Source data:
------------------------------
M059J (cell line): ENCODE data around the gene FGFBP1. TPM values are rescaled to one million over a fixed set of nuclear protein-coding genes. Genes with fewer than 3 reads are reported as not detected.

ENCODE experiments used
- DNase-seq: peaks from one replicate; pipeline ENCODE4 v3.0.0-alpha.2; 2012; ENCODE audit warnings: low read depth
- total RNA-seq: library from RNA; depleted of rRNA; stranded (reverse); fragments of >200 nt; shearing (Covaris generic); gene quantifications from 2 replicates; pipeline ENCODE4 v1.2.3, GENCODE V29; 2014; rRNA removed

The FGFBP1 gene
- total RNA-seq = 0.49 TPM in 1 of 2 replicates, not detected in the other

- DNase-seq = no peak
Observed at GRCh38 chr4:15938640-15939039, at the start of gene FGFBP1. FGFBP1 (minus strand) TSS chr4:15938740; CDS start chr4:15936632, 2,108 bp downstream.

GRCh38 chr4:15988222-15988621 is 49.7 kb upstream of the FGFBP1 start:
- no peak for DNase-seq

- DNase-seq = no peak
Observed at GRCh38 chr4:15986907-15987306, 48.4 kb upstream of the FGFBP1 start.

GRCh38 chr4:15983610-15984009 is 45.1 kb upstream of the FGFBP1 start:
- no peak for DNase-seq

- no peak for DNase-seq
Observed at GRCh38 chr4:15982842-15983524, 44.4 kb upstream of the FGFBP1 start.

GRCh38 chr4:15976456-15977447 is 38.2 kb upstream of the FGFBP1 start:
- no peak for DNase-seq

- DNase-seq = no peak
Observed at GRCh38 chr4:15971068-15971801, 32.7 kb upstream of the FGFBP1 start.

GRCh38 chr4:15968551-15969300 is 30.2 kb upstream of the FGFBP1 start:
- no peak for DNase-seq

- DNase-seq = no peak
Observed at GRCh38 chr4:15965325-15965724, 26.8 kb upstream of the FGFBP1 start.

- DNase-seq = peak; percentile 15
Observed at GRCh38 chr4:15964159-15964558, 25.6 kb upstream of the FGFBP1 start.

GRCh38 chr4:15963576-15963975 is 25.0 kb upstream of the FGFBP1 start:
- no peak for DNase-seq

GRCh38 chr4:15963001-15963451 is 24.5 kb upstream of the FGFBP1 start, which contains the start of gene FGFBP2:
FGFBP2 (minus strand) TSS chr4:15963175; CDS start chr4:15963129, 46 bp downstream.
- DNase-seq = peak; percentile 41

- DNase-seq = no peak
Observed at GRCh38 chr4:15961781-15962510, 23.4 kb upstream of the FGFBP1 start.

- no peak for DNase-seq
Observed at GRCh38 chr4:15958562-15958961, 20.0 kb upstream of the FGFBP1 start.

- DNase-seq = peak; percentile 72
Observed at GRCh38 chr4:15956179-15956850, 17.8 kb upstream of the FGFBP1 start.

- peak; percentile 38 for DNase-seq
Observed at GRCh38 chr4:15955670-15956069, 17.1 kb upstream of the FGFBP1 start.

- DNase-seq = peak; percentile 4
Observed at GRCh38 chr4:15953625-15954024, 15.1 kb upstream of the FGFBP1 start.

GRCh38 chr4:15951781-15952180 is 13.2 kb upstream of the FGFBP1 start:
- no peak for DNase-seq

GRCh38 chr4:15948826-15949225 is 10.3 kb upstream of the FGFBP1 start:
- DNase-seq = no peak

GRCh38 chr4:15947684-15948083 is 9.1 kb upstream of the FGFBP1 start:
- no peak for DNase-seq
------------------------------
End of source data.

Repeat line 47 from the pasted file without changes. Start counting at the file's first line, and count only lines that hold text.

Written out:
- no peak for DNase-seq